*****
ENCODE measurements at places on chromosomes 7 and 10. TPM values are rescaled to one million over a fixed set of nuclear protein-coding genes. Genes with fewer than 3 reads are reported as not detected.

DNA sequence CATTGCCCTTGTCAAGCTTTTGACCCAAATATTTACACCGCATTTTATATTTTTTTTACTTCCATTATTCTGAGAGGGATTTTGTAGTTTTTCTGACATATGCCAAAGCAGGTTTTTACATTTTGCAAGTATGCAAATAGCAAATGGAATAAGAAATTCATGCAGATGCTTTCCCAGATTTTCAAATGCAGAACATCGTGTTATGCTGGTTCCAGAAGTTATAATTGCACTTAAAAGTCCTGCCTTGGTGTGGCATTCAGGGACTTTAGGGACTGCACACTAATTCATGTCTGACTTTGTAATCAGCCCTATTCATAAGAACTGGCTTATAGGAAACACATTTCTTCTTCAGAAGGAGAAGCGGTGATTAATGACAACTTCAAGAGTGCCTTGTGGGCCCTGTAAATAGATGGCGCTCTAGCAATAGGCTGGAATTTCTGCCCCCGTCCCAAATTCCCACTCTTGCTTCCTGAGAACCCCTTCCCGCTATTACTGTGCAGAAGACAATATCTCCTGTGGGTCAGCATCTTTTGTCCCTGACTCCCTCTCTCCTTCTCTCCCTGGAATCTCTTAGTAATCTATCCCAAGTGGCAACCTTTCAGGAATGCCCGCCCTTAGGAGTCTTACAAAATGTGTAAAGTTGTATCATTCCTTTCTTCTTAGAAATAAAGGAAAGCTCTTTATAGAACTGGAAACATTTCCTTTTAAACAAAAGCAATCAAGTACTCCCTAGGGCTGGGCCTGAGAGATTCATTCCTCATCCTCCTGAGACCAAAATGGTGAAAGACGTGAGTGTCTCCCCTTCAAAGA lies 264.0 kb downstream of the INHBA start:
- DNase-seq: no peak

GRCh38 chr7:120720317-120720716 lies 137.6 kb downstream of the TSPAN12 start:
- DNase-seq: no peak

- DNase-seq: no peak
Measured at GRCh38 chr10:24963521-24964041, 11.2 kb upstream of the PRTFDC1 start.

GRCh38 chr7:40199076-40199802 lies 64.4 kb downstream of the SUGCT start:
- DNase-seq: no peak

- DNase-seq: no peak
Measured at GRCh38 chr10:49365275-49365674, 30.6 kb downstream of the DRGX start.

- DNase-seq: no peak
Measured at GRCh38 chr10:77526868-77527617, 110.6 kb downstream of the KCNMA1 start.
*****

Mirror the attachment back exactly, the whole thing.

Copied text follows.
ENCODE measurements at places on chromosomes 7 and 10. TPM values are rescaled to one million over a fixed set of nuclear protein-coding genes. Genes with fewer than 3 reads are reported as not detected.

DNA sequence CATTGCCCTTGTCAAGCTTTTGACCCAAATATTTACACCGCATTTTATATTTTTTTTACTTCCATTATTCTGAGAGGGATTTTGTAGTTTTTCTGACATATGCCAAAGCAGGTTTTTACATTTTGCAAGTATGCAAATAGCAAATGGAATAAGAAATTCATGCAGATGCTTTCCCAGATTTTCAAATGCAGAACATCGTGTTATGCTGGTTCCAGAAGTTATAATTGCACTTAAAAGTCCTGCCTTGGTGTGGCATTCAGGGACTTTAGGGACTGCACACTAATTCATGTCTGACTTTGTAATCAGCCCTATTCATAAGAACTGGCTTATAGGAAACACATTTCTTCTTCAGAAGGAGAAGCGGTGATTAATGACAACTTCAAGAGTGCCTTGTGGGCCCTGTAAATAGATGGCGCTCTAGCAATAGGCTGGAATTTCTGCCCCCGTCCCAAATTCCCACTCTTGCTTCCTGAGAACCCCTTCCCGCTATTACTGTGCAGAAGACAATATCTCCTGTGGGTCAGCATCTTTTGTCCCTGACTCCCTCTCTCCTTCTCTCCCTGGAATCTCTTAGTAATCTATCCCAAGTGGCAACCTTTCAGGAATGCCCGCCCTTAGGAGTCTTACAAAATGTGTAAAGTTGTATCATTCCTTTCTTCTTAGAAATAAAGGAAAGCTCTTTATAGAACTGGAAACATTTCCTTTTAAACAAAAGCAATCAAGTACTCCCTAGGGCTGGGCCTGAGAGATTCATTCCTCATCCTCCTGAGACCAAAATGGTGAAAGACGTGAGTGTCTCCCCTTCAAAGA lies 264.0 kb downstream of the INHBA start:
- DNase-seq: no peak

GRCh38 chr7:120720317-120720716 lies 137.6 kb downstream of the TSPAN12 start:
- DNase-seq: no peak

- DNase-seq: no peak
Measured at GRCh38 chr10:24963521-24964041, 11.2 kb upstream of the PRTFDC1 start.

GRCh38 chr7:40199076-40199802 lies 64.4 kb downstream of the SUGCT start:
- DNase-seq: no peak

- DNase-seq: no peak
Measured at GRCh38 chr10:49365275-49365674, 30.6 kb downstream of the DRGX start.

- DNase-seq: no peak
Measured at GRCh38 chr10:77526868-77527617, 110.6 kb downstream of the KCNMA1 start.